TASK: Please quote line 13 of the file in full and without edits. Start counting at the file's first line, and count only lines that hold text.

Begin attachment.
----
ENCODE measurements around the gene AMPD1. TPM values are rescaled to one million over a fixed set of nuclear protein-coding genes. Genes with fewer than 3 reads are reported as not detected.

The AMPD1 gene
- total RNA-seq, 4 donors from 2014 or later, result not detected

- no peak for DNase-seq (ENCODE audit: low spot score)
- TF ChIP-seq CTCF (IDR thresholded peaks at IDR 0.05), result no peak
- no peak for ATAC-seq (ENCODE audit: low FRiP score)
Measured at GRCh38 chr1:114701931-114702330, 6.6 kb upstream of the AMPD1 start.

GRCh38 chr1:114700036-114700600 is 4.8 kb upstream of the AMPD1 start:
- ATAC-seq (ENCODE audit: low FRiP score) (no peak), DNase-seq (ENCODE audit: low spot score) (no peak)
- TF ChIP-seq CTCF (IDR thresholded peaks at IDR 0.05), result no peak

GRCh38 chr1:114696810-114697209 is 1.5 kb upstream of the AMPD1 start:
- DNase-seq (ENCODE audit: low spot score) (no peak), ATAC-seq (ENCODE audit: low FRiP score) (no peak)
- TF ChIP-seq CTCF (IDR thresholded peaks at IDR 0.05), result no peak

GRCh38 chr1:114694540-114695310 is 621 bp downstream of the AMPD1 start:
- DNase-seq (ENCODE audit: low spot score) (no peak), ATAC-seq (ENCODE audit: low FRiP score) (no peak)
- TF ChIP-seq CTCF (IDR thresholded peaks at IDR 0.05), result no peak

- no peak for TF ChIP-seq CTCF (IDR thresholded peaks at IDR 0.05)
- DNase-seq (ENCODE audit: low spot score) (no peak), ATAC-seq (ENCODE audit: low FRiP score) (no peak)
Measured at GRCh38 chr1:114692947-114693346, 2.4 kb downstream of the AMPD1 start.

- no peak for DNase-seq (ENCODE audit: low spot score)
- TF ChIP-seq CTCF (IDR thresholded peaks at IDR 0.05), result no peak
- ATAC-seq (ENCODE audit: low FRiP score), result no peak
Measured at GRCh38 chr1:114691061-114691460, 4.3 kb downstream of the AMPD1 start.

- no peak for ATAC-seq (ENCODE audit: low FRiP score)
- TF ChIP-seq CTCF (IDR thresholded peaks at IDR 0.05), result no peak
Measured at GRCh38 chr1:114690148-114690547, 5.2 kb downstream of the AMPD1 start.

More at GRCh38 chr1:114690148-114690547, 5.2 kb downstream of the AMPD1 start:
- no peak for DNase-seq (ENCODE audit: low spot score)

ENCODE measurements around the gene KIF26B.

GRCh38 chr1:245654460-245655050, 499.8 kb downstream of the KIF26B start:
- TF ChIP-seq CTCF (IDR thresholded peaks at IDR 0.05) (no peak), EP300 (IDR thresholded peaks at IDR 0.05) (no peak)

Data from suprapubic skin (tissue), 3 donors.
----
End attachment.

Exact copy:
- TF ChIP-seq CTCF (IDR thresholded peaks at IDR 0.05), result no peak